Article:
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The NC3Rs Produces Grimace Scale Posters

  

In 2012, Dr Jeffrey Mogil and his colleagues at McGill University developed grimace scales that would allow researchers to detect signs of pain in mice and rats during studies. Using funding from the NC3Rs, Dr Matthew Leach at Newcastle University has built on this work. The NC3Rs is now offering grimace scale posters to researchers with the aim of improving animal welfare and overall 3Rs compliance in in vivo testing.

In 2012, Dr Jeffrey Mogil and his colleagues at McGill University developed grimace scales that would allow researchers to detect signs of pain in mice and rats during studies. Using funding from the NC3Rs, Dr Matthew Leach at Newcastle University has built on this work. The NC3Rs is now offering grimace scale posters to researchers with the aim of improving animal welfare and overall 3Rs compliance in in vivo testing.

The Mouse Grimace Scale (MSG) was developed originally using scales from humans, specifically populations that are nonverbal. The scale is described by the researchers as a “coding system”, and works based on the facial expressions of the mice, using movements called “facial action units”. The MSG was noted as being particularly useful for “spontaneous pain of moderate duration”. The 2012 study quantified post-surgical pain using the MSG, and then assessed the effectiveness of different analgesics at different doses.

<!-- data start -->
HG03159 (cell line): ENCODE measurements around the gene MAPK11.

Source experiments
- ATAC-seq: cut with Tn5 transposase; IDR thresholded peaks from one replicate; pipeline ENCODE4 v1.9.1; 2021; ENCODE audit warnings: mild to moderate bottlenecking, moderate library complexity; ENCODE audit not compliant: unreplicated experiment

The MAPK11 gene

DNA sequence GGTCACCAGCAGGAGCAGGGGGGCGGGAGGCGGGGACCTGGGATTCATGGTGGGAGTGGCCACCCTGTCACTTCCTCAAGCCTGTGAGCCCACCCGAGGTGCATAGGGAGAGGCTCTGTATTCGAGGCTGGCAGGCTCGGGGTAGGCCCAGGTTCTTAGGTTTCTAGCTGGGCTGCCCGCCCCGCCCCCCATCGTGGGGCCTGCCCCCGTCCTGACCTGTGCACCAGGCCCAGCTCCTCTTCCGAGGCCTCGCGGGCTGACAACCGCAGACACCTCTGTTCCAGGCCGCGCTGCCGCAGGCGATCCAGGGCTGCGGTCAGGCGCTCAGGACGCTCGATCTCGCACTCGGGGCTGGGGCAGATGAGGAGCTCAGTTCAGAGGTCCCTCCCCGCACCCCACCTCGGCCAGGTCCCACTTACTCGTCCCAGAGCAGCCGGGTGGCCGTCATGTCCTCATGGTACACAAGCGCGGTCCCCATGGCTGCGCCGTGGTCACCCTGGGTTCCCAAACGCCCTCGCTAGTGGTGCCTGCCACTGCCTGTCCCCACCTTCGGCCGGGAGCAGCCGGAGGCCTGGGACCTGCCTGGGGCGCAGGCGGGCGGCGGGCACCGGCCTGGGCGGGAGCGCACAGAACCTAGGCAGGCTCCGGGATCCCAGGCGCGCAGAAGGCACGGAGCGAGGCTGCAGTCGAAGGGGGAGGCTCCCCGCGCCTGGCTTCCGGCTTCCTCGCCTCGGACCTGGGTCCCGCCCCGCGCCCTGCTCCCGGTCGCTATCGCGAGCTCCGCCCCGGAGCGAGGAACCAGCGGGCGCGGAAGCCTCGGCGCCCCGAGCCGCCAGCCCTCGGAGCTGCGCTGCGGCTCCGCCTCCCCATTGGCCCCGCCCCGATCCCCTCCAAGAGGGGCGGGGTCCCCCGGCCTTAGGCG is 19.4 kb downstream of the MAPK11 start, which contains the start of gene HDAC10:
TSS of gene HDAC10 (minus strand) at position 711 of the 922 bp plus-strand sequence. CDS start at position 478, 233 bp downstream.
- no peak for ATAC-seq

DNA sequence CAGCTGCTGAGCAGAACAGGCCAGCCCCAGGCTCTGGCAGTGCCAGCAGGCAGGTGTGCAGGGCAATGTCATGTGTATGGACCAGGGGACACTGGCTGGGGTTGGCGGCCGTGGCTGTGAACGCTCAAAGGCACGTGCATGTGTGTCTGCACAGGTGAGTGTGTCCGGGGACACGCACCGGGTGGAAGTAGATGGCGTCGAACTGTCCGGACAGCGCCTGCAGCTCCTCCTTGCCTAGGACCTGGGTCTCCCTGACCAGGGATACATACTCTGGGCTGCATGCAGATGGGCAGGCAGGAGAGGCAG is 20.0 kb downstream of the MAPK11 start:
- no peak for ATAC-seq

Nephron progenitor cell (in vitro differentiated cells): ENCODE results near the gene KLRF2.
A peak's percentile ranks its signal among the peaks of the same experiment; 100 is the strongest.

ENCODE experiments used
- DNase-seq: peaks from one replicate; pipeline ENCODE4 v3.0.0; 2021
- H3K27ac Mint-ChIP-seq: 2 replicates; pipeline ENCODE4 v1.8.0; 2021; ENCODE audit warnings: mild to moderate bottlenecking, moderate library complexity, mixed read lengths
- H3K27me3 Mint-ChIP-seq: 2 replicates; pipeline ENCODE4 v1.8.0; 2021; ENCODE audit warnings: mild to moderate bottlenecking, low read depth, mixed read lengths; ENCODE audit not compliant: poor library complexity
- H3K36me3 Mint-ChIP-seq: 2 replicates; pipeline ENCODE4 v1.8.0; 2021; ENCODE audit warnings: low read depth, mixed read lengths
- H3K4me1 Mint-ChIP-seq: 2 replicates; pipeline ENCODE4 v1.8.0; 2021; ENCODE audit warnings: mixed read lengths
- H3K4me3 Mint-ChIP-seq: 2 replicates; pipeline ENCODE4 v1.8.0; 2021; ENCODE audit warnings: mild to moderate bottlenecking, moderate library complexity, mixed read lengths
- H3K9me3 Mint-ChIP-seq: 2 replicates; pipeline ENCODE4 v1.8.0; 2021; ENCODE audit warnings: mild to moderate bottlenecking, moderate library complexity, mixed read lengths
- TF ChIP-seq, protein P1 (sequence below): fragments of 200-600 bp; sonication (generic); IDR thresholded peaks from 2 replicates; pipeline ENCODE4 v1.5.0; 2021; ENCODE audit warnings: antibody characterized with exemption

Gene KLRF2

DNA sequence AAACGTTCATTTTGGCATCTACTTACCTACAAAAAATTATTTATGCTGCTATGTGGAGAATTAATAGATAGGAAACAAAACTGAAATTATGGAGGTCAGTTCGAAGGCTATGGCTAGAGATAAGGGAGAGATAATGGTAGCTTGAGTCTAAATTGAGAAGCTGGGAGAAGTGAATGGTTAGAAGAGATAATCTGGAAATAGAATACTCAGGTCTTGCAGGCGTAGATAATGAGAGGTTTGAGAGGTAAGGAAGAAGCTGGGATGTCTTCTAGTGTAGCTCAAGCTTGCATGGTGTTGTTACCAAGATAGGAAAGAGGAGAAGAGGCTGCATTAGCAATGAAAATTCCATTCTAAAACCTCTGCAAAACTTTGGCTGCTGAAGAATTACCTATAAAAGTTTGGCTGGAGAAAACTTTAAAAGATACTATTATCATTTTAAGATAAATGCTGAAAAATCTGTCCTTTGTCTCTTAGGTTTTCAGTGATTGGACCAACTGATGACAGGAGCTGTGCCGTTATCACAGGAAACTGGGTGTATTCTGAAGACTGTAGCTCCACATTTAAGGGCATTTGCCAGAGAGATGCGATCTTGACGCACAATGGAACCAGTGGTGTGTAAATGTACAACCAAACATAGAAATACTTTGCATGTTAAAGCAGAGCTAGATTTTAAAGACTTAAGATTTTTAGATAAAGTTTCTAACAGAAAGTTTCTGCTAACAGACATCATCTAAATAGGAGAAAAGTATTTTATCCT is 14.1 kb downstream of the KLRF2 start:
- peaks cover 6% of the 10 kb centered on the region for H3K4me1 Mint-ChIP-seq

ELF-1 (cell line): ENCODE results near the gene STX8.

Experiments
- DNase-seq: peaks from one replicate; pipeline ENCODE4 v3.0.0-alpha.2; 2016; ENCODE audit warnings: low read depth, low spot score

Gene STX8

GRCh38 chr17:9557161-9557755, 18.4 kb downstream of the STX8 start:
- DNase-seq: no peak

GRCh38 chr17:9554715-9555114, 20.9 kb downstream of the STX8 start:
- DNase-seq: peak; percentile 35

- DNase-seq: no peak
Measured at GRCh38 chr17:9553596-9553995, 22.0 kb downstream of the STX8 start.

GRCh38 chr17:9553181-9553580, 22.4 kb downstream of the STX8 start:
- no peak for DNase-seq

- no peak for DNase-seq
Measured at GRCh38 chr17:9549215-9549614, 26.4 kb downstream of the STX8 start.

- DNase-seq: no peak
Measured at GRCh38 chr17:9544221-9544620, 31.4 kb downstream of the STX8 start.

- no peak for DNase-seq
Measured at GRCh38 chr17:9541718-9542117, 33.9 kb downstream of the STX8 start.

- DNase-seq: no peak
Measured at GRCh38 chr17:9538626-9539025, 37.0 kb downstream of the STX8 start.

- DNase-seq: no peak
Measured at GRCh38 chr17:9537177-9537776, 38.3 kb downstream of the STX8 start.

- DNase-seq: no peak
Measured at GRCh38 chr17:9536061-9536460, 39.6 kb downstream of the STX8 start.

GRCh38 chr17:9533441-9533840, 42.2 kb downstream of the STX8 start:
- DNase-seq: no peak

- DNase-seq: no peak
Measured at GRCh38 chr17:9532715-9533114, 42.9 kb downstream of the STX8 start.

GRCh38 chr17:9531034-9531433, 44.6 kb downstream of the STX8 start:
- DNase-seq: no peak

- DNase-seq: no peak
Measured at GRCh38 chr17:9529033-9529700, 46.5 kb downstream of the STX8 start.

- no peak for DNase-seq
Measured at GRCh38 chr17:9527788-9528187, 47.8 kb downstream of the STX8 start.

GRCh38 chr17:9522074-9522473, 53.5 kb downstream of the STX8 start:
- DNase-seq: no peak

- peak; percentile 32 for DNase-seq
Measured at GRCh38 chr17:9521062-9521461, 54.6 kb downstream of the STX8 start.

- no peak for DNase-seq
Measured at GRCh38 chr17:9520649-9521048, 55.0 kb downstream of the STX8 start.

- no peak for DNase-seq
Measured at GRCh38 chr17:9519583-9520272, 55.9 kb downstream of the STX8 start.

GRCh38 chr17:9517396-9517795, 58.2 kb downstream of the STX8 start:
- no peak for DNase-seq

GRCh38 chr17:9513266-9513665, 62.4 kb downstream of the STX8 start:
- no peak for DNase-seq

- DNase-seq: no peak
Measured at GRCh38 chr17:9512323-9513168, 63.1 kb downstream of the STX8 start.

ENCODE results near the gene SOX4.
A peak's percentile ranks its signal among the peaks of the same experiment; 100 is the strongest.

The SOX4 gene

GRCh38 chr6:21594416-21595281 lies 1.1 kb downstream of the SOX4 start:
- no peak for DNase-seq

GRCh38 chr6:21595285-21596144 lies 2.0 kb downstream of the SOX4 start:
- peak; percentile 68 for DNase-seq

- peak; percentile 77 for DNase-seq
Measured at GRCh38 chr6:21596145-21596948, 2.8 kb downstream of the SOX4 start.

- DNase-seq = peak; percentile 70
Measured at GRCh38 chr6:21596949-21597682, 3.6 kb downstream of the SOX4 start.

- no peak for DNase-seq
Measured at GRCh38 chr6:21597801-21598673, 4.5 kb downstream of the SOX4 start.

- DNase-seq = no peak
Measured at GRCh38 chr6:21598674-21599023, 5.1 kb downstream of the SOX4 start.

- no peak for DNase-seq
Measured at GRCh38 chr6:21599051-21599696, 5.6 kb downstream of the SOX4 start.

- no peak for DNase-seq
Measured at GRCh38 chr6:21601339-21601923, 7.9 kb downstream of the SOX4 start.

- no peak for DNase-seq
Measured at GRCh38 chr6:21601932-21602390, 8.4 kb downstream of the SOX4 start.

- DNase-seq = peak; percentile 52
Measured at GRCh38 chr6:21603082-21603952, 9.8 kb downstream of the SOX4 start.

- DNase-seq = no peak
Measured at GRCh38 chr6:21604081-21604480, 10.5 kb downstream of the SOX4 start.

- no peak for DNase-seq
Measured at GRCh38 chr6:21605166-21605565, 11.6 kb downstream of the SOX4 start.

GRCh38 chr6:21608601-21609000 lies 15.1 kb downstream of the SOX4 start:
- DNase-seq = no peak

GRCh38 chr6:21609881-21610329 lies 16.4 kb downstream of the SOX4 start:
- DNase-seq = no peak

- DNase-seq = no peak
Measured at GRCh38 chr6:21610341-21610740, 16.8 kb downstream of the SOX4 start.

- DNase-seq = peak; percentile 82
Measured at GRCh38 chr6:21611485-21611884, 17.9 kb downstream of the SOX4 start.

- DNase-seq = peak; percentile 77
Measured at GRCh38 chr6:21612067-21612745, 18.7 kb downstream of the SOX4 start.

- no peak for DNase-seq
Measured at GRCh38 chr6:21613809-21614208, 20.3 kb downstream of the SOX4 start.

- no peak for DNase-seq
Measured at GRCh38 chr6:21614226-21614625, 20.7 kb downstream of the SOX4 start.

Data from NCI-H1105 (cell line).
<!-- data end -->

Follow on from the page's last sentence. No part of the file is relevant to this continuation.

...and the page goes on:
Dr Matthew Leach started his MSG-based work in 2012, with the aim of working over three years. With his colleagues at Newcastle University, Dr Leach developed a pain assessment scale for rabbits that worked similarly to the existing MSG for mice and rats. They also demonstrated that the facial action units that indicate pain can grow more intense as a result of pain following a procedure, and conducted research on alleviating pain in macaques.

As Dr Leach explains in the video on the NC3Rs site, there are three existing ways of assessing pain in laboratory animals during trials. The first is clinical signs like appearance and behaviour. The downside of this method is that demeanour, behavioural, and appearance changes can take place without pain being a factor. The second method is objective measurements like changes in weight or heart rate. Unfortunately, this method only usually detects pain after 12 to 24 hours using standard technology, so it falls down from a welfare perspective. Finally, researchers can watch for pain-specific behaviours like facial expressions, which is where the MSG scale comes in. Dr Leach and his team set out to find out if the MSG can be put to practical use in assessing post-procedure pain in animals.

Some of the results of Dr Mogil and then Dr Leach’s work are the grimace scale posters produced by the NC3Rs. These posters, which come with instruction manuals, are designed to be hung in facility rooms and corridors in order to teach staff about facial action units and how to read them. The pain scale projects have the potential to improve the welfare of 10 million mice, rats, rabbits, and macaques in laboratory settings worldwide.

This kind of focus on welfare and accurately reading rodent behaviour and comfort is a large part of what drove Actual Analytics to create the ActualHCA system. For more information on our home cage solution, click here or contact us today. To read more about the grimace scale posters, or order one for your facility, read the NC3Rs page here.